DIXON, Ill. (AP) — Ronald Reagan’s boyhood home may have to close its doors due to financial woes.
The Ronald Reagan’s Boyhood Home and Visitor’s Center seeks donations to stay afloat, according to a WREX-TV report. “Probably a year or two at the very, very most,” Patrick Gorman, the center’s executive director said of how long it could keep the Dixon home open without a turn in fortunes.
The center generates $30,000 a year through tours and the gift shop, but operating expenses cost about $70,000 a year, creating a $40,000 annual deficit, Gorman said.
The house is listed on the National Register of Historical Places but receives no government funding. Reagan was the 40th U.S. president.
Jerry Schnake, the center’s assistant director and a tour guide at the home, said the center borrowed $100,000 from the home’s board of directors in 2016 to do work, leaving them $70,000 in debt.
The foundation that manages the home bought four rental properties near Reagan’s home in 2012 to make more money.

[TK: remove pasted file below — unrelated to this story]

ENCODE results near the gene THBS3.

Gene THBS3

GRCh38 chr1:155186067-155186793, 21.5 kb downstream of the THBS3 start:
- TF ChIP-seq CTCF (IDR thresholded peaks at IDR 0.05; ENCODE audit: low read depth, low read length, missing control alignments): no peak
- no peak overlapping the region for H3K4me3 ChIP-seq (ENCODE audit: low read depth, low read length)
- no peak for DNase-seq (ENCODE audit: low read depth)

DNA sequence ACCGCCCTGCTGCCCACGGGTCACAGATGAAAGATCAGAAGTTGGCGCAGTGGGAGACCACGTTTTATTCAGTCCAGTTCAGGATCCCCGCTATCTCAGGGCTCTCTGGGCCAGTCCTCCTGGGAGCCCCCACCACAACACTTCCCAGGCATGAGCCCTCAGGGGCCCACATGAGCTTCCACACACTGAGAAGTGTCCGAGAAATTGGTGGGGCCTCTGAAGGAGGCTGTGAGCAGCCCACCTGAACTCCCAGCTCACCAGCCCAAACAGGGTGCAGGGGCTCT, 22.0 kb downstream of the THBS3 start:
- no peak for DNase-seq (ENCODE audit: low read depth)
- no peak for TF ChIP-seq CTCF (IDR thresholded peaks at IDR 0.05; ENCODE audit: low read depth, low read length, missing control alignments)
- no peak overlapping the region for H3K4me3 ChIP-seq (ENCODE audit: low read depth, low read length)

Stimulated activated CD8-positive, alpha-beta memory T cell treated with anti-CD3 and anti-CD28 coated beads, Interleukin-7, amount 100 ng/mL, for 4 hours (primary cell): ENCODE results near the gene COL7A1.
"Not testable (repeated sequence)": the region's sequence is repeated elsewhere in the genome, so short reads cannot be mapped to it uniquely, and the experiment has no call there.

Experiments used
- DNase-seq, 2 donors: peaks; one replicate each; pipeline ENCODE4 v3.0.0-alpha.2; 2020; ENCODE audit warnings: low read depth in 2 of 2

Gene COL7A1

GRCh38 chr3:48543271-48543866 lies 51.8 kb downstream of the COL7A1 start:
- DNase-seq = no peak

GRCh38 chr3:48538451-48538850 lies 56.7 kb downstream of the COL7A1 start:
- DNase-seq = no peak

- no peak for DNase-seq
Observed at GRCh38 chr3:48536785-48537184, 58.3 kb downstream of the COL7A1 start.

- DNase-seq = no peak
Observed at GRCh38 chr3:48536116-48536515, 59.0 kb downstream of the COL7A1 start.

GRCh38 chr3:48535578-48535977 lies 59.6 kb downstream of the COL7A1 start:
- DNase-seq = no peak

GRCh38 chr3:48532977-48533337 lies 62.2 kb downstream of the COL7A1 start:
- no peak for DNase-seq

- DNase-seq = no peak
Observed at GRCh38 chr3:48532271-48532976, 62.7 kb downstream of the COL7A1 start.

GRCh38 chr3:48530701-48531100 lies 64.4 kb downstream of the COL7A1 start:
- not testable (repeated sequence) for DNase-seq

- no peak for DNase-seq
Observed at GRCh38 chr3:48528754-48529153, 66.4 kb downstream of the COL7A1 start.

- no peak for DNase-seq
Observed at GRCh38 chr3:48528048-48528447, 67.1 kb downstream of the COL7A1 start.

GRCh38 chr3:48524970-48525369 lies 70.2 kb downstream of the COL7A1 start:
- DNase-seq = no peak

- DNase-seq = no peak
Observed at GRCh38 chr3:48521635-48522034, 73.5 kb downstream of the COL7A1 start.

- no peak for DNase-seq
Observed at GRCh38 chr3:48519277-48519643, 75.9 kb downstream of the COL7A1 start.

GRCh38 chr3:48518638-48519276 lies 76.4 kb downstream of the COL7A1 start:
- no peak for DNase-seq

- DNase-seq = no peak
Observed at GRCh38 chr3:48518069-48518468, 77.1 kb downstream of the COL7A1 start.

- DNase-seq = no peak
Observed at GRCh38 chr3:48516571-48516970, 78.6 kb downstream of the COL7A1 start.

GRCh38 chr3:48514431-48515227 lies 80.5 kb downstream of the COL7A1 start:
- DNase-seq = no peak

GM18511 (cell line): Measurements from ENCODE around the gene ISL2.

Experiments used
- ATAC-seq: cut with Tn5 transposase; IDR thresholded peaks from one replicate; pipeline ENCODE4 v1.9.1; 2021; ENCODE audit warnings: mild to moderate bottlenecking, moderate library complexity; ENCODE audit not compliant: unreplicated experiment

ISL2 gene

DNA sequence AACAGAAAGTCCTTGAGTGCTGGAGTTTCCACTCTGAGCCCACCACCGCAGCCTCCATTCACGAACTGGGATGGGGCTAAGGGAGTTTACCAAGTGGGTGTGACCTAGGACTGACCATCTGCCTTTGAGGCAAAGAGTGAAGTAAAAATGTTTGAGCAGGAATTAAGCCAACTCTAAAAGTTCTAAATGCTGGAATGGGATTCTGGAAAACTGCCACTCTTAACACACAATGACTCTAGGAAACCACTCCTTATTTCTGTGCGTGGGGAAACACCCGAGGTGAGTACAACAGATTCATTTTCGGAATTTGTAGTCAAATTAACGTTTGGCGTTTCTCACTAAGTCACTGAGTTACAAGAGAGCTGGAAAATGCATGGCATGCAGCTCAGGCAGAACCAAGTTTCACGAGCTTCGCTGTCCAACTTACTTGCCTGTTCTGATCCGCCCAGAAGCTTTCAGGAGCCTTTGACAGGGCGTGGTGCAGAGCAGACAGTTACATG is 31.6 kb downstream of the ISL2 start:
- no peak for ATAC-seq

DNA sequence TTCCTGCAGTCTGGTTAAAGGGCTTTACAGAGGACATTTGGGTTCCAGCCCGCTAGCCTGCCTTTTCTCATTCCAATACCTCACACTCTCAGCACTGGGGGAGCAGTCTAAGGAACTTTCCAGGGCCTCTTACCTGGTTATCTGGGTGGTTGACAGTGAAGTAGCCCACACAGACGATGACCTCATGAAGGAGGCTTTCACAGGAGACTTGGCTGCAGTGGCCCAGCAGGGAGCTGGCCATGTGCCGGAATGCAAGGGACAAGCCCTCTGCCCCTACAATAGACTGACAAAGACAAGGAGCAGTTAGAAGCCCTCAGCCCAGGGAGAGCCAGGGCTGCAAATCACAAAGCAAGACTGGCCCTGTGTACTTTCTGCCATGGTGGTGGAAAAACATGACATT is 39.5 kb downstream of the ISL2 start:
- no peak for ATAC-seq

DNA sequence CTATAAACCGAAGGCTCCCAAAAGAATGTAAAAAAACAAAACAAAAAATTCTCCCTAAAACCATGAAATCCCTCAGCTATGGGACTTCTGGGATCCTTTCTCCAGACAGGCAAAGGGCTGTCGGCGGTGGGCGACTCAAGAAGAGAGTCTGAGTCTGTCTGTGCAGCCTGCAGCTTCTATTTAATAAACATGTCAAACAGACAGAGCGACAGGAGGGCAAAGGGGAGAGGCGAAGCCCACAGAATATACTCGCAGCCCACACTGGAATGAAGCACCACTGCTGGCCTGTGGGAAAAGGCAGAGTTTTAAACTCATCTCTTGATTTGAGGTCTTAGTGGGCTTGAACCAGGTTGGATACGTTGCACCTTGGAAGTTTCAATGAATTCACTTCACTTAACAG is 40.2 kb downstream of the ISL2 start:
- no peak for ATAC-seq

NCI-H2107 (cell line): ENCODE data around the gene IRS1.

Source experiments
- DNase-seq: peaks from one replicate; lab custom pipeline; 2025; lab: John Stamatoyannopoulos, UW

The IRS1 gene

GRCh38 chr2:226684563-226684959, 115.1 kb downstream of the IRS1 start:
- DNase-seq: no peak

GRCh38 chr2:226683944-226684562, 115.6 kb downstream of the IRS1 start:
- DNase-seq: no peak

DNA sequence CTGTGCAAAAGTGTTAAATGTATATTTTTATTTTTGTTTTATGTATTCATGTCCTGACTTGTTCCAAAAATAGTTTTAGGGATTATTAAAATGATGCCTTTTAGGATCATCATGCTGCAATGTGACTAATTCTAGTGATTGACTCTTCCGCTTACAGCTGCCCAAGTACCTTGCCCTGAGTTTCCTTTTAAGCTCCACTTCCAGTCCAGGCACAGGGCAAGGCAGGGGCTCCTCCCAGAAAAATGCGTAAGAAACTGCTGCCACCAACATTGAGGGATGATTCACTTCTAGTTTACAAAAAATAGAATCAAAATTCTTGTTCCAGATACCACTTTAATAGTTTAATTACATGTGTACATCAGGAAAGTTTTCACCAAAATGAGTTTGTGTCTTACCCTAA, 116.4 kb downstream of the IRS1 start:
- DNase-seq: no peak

Even if they sell the properties for a profit, Gorman and the board of directors face an uphill battle.
“The plan was for further expansion and that plans has not come to fruition, so the homes are currently on the market for sale,” Gorman said.
Kevin Johnson, an artist who created a piece specifically for Reagan, visited the center.
“How do you put that into words?” Johnson asked of losing the home. “I came out (of the video prior to the tour) bawling. I learned new facts and it was just wonderful information.”
Gorman said closing the home would a tragic loss for the community and history buffs.
“It can’t happen. It just cannot be allowed to happen,” he said.
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